Investor-fuelled housing mania puts Central Canada’s biggest cities at risk of correction: Bank of Canada
Kevin Carmichael: Montreal might now be the city most at risk of a downturn in the real-estate market
Ground zero of the national housing crunch has shifted to Central Canada’s biggest cities, and excess demand appears to be coming from investors, not households, according to the Bank of Canada’s bi-annual review of the financial system.
The housing mania that has gripped the country for more than a decade originated in Vancouver, where the combination of ultra-low interest rates, international money and low supply combined to ignite a real-estate boom that captured global attention, and eventually morphed into an affordability crisis that turned housing into an important political issue.
But demand and supply in British Columbia’s main urban centre has been roughly balanced since the end of 2019, according to the Bank of Canada’s House Price Exuberance Indicator, which combines various strands of housing data to assess whether prices have become “extrapolative,” the central bank’s word for demand explained by an expectation that prices will keep rising, not market fundamentals such as population growth and the rate of housing starts.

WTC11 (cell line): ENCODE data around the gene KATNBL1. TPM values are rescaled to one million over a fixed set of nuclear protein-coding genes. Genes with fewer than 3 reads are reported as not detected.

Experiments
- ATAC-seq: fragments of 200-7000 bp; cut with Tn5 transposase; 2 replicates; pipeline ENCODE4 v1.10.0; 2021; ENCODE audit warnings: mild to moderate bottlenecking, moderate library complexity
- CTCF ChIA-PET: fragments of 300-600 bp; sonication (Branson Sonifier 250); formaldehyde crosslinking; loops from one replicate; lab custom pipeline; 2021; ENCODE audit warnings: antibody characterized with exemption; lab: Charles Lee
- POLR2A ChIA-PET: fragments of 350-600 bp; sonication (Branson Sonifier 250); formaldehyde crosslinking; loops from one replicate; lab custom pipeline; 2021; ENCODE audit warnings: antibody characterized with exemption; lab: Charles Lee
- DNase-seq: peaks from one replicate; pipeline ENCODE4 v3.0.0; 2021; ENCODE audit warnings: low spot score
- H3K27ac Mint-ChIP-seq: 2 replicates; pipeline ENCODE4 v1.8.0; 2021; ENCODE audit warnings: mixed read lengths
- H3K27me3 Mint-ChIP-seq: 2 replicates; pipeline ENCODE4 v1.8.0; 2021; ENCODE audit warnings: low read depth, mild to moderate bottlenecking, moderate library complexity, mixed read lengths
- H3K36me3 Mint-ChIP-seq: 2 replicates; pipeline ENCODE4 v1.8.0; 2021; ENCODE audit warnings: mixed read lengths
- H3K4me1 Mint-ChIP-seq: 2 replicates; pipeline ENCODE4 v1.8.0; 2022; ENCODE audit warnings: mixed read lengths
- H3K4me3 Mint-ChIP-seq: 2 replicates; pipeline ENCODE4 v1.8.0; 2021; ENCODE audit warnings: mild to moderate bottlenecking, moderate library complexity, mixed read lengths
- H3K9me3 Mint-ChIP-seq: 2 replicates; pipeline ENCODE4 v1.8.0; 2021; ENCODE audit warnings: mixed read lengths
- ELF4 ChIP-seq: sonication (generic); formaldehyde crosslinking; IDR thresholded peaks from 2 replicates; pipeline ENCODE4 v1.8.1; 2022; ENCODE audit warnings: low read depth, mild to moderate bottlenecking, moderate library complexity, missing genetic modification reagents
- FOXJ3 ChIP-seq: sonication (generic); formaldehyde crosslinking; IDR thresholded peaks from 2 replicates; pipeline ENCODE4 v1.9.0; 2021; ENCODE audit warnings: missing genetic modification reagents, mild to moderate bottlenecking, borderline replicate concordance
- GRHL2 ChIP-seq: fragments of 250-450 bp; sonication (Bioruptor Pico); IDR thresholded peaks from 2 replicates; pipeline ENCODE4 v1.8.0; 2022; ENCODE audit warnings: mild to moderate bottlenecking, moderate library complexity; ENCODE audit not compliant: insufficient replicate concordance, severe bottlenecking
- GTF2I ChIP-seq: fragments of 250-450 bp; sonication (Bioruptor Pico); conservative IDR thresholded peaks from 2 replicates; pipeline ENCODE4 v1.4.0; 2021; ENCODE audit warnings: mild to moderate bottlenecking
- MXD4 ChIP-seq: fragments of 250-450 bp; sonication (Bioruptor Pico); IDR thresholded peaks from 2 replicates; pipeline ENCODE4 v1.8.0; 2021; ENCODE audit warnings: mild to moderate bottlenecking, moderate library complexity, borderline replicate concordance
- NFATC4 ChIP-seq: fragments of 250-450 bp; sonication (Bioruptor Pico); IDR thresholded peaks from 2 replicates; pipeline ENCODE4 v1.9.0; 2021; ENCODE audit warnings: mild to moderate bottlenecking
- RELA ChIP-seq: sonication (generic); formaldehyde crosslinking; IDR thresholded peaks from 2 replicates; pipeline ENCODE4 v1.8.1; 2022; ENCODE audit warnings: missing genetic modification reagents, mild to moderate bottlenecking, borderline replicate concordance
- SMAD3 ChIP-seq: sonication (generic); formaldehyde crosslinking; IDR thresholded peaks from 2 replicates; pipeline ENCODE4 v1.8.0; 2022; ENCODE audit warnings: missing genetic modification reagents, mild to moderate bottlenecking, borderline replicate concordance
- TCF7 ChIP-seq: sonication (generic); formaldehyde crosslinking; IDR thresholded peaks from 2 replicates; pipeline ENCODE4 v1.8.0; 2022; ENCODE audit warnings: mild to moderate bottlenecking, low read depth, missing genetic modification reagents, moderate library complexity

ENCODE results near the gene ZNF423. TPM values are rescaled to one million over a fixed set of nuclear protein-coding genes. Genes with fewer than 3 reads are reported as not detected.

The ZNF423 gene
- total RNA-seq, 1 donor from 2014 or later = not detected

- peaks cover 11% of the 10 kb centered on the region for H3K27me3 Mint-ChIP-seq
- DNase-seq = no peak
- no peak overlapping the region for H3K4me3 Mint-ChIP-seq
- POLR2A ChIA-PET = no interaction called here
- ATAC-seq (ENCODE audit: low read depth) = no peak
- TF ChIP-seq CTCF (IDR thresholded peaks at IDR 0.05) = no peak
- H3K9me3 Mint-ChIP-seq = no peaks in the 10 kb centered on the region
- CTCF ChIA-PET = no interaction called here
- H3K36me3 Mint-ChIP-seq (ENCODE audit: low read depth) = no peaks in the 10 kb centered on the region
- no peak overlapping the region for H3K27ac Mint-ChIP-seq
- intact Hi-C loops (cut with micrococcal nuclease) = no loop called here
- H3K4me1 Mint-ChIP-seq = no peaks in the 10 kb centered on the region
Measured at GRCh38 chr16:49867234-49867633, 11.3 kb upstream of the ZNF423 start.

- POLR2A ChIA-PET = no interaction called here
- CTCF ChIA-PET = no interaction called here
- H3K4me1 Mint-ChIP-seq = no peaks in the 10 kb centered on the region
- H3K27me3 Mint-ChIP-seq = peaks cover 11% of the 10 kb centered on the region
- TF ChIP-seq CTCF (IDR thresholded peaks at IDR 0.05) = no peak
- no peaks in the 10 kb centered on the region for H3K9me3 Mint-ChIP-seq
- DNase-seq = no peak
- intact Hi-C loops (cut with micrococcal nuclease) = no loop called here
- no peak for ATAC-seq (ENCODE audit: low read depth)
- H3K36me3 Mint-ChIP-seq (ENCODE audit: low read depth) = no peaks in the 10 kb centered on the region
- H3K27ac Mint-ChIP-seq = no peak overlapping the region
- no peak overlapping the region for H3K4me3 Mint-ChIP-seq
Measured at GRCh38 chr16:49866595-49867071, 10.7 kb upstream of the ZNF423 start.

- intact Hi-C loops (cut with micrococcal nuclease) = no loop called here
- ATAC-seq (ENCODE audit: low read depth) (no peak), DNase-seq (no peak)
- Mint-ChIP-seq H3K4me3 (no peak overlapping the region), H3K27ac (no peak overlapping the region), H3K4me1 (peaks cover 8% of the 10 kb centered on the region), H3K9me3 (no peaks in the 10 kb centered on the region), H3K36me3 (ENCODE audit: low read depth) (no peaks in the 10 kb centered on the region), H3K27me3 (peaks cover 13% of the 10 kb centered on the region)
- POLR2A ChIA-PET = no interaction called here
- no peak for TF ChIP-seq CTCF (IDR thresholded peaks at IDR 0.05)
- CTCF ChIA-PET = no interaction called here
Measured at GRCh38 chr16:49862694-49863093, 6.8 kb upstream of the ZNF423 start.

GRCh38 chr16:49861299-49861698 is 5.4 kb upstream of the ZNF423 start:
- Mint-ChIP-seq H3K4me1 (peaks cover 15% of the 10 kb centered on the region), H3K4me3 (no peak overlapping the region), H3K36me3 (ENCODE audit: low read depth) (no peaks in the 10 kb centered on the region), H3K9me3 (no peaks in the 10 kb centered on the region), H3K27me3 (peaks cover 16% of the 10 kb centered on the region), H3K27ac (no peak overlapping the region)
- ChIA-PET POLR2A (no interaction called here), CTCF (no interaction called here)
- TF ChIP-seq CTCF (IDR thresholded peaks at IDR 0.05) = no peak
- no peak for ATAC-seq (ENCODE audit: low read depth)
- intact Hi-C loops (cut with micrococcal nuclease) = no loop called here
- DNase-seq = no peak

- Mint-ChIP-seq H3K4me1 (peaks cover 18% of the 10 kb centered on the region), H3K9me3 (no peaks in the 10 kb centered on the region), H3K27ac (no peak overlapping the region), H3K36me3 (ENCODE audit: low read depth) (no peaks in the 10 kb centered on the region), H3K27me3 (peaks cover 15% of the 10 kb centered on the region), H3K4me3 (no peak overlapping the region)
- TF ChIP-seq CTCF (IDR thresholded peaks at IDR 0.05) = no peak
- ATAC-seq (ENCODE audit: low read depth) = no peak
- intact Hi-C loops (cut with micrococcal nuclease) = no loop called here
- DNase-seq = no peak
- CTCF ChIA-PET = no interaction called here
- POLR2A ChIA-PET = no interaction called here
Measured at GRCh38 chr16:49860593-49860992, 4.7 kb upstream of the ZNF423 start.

The Bank of Canada’s ability to influence housing prices is often overstated. Higher interest rates would deflate demand, but policy-makers would rather avoid harming the prospects of households and businesses to disrupt excessive speculation in individual cities. The central bank has no regulatory power, so all it can do is use its analytical heft to advise politicians and regulators of the situation.
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“It starts at the municipal level,” Christopher Alexander, president of Re/Max Holdings Inc.’s Canadian unit, told the Financial Post’s Larysa Harapyn this week, citing land-transfer taxes, the slow approval of building permits, and local fights over whether cities build up or continue to sprawl as barriers to accelerating supply. “It’s becoming more and more of a crisis. We can’t keep doing more of the same or we’re going to get the same result.”